Using host cell the proteomic study of Chlamydia


Chlamydia trachomatis is a human pathogen causing sexual transmitted diseases and trachoma. C. trachomatis serovars L1-L3 cause lymphogranuloma venereum, an invasive form that results in lymphadenitis of regional lymph nodes. C. trachomatis serovars A-K only grows within epithelial cells, serovars A-C cause trachoma and serovars D-K are sexual transmitted infections. C. trachomatis is an obligate intracellular bacterium with a unique biphasic developmental cycle, in which the elementary body (EB) (300 nm) induces its own uptake by the host cell into a phagosome. Chlamydia prevent the fusion of the phagosome with lysosomes . EB transform to reticulate bodies (RB) (1000 nm) and an inclusion is formed inside the host cell cytoplasm. RB divides and after 24-48 hours transform to EB, the cell bursts and the EB can infect new cells.

 Both EB and RB secrete effector proteins across the inclusion membrane by the type III secretion system (T3S) whereby proteins can be translocated from the chlamydial cytoplasm to the host cell cytoplasm. The chlamydial inclusion membrane is modified by chlamydial inclusion membrane proteins (Inc), which are secreted via T3S, and they subsequently interact with the inclusion membrane from the cytoplasmic side. By searching the C. trachomatis L2 genome for Inc proteins having a characteristic hydrophobic bilobic domain of at least 50 amino acids with a strong hydrophobicity index, Bannantine et al. identified 46 candidate Inc proteins. When predicted proteins in C. trachomatis serovar D genome were inspected for presence of the bilobic hydrophobic signature 59 proteins were found. And all Inc genes are transcribed. The predicted Inc proteins can be divided into 3 types; type I where the hydrophobic stretch is in the N-terminal end; type II with the hydrophobic stretch is in the C-terminal part; and type III where two or more hydrophobic stretches are present. Type I is the most common type. Proteins with this motif are rarely found outside the order Chlamydiales . and Inc proteins encoded from a specific genome do not share primary protein sequence similarities.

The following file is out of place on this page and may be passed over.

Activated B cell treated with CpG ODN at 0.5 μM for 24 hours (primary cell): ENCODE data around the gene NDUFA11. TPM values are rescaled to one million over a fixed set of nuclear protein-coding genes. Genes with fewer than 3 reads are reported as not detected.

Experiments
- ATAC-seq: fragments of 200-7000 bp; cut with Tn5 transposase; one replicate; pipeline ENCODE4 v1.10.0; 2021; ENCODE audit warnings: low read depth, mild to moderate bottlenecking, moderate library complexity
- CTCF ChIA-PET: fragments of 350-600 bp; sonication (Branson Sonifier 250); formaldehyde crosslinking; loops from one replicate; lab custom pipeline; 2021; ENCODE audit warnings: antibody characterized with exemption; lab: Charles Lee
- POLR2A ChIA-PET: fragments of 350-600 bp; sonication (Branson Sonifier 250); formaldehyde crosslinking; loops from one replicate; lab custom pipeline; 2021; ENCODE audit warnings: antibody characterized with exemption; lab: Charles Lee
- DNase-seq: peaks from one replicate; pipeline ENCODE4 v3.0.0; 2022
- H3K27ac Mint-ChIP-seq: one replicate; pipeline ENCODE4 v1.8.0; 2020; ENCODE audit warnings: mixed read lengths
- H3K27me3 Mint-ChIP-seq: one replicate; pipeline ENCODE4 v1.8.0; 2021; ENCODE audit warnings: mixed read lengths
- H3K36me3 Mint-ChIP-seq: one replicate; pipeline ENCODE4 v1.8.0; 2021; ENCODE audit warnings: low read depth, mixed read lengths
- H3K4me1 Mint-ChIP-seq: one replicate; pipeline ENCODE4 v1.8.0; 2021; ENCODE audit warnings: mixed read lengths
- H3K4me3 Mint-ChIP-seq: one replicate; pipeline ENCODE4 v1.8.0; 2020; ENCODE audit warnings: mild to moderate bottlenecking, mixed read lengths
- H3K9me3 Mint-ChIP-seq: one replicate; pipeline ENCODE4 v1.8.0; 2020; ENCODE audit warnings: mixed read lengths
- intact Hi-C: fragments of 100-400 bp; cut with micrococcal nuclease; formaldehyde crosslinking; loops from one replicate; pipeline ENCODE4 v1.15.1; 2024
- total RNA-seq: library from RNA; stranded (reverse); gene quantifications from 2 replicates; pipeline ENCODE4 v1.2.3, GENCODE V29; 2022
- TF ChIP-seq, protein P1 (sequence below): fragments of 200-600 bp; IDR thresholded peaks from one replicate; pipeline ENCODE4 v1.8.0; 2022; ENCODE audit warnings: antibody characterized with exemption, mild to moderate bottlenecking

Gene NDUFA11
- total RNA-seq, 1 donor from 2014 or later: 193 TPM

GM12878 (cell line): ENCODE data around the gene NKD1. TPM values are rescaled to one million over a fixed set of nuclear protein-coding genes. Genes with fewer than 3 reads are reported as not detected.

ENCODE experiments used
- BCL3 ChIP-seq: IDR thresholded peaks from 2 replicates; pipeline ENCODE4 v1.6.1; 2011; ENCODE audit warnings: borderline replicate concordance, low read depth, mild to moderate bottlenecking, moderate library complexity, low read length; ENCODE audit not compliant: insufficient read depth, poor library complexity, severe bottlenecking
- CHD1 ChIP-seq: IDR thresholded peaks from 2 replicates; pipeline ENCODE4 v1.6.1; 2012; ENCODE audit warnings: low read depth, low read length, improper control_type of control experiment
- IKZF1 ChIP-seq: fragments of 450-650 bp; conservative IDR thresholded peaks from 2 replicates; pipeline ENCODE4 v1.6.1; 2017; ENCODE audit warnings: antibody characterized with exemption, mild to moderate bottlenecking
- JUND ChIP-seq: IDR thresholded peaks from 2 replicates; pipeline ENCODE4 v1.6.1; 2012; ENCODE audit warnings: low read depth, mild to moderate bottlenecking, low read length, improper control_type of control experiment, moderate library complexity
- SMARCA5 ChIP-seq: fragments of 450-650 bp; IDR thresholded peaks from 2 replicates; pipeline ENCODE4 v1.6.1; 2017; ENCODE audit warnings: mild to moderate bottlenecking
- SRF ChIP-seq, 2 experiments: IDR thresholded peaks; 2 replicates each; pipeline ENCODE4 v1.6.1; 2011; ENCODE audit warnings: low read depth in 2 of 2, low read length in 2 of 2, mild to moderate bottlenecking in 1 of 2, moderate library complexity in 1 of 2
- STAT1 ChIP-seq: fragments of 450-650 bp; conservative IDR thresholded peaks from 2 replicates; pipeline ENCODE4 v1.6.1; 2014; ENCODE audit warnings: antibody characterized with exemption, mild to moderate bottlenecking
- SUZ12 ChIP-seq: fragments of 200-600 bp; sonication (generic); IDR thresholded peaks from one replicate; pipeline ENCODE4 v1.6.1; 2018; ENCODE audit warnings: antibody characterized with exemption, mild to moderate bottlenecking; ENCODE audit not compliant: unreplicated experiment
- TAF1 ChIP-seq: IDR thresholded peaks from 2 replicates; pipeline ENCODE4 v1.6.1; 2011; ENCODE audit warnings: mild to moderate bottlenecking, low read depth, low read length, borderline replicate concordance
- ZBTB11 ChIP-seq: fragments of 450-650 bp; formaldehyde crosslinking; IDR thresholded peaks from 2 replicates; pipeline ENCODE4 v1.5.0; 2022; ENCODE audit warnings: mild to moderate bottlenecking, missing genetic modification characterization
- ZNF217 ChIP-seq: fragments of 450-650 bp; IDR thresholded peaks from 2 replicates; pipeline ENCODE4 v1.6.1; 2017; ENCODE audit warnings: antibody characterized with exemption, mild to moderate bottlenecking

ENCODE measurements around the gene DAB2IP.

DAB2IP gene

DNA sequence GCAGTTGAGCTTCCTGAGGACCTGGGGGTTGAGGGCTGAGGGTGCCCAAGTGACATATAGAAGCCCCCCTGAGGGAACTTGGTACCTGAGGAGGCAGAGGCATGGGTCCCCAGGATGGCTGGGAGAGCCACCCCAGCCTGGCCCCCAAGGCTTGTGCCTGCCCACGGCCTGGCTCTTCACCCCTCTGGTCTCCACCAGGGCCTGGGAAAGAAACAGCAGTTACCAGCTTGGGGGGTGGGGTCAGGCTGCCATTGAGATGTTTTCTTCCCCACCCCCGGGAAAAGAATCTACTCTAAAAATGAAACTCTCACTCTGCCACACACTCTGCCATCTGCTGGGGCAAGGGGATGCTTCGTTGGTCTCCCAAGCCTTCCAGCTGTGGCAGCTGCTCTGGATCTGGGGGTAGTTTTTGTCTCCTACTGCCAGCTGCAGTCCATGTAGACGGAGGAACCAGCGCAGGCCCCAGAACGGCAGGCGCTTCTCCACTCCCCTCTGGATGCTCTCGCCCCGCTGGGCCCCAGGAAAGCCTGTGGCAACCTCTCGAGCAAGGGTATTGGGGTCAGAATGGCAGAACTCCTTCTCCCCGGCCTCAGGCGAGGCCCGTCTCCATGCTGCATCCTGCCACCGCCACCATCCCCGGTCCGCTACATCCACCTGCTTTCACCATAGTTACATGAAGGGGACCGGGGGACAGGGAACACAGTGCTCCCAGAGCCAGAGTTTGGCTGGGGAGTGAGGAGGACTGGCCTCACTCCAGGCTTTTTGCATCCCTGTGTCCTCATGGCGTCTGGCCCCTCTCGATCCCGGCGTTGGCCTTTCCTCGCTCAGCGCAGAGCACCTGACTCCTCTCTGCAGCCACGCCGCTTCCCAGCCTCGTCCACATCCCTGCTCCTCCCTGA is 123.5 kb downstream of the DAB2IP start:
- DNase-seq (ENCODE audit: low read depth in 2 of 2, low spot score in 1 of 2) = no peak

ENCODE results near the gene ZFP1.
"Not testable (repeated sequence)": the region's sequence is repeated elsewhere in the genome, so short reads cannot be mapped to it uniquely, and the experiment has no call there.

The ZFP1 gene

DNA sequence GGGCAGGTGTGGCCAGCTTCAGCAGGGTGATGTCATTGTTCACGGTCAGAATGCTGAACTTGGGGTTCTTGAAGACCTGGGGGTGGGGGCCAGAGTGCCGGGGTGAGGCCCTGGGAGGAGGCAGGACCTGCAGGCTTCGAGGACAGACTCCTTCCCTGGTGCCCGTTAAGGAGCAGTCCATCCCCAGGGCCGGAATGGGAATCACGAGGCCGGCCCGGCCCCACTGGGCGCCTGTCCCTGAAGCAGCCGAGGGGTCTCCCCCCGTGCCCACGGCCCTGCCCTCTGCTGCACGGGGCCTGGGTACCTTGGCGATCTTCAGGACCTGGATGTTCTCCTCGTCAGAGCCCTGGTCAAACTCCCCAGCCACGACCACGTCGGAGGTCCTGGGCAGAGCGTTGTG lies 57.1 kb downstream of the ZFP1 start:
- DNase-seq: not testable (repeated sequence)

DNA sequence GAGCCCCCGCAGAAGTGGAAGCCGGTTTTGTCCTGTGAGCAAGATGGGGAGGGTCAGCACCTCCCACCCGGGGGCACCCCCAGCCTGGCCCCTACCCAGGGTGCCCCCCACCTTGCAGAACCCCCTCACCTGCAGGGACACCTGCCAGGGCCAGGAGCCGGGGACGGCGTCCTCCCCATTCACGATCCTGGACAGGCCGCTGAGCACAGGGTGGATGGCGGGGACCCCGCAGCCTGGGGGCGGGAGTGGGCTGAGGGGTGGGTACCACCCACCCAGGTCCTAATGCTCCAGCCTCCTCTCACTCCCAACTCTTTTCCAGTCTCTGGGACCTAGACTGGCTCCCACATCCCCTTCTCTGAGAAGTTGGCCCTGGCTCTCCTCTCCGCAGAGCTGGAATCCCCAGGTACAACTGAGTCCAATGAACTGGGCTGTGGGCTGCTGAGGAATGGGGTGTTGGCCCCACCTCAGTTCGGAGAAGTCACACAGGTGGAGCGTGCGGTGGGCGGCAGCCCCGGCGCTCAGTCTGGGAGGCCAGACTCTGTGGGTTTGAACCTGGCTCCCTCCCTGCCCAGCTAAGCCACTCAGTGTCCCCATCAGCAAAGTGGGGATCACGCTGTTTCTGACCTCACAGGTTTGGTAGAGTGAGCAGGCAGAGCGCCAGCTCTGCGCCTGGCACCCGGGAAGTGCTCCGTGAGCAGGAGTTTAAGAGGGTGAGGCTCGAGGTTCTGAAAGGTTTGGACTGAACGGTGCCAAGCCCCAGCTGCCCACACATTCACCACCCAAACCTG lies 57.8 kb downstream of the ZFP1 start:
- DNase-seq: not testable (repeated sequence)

The high number of Inc proteins of which at least 21 have been shown to be present in the inclusionla membrane suggests that they play a central role in the unique biology of the chlamydial inclusion formation. However, identification of expressed Inc proteins is difficult due to their type III secretion into the inclusion membrane. By combining ultrahigh pressure liquid chromatography (UHPLC) and a mass spectrometer with a dynamic range of 105 and sub-ppm mass-accuracy, Wiśniewski et al., identified 7,093 HeLa cell proteins using LC coupled with tandem mass spectrometry (MS/MS). On the background of this number of HeLa cell proteins that were speculated whether they would be able to identify additional Inc proteins by analyzing the entire protein content of infected host cells by LC-MS/MS. It was therefore characterized expression of Inc proteins in C. trachomatis L2 infected HeLa cells 24 and 43 hours post infection (hpi).

 Using this strategy we identified expression but not localization of 19 Inc proteins of which six previously were described as hypothetical.

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